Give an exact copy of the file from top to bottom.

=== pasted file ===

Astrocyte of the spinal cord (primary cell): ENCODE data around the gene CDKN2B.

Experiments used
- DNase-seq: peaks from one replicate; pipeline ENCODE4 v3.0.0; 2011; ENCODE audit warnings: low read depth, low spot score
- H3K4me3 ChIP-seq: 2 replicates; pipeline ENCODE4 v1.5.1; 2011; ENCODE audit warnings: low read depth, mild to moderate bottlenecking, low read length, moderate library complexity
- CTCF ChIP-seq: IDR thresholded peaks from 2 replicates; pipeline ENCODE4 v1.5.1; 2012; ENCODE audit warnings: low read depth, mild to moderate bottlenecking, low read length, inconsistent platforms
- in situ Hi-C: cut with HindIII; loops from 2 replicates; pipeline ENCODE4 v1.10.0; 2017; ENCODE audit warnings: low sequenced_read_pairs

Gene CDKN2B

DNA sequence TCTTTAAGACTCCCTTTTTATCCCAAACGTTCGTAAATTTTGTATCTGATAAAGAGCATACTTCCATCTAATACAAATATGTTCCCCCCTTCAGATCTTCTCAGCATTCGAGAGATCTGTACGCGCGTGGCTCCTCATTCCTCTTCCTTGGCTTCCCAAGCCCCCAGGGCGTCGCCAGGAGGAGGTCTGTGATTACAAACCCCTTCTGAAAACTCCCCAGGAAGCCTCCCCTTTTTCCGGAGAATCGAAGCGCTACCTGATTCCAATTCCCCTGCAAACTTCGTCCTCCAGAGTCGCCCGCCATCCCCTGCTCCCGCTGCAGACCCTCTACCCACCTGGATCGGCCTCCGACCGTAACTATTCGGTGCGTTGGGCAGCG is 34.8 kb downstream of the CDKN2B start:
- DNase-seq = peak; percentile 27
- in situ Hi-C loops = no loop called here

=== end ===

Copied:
Astrocyte of the spinal cord (primary cell): ENCODE data around the gene CDKN2B.

Experiments used
- DNase-seq: peaks from one replicate; pipeline ENCODE4 v3.0.0; 2011; ENCODE audit warnings: low read depth, low spot score
- H3K4me3 ChIP-seq: 2 replicates; pipeline ENCODE4 v1.5.1; 2011; ENCODE audit warnings: low read depth, mild to moderate bottlenecking, low read length, moderate library complexity
- CTCF ChIP-seq: IDR thresholded peaks from 2 replicates; pipeline ENCODE4 v1.5.1; 2012; ENCODE audit warnings: low read depth, mild to moderate bottlenecking, low read length, inconsistent platforms
- in situ Hi-C: cut with HindIII; loops from 2 replicates; pipeline ENCODE4 v1.10.0; 2017; ENCODE audit warnings: low sequenced_read_pairs

Gene CDKN2B

DNA sequence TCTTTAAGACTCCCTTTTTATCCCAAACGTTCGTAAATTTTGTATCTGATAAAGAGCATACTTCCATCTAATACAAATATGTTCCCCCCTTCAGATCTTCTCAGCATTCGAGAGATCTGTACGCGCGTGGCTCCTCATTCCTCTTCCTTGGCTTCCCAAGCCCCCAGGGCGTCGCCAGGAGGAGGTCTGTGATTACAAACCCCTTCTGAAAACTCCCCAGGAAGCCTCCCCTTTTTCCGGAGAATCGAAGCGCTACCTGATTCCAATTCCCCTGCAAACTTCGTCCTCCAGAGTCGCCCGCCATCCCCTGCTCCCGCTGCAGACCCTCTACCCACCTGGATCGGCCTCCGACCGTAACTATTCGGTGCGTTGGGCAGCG is 34.8 kb downstream of the CDKN2B start:
- DNase-seq = peak; percentile 27
- in situ Hi-C loops = no loop called here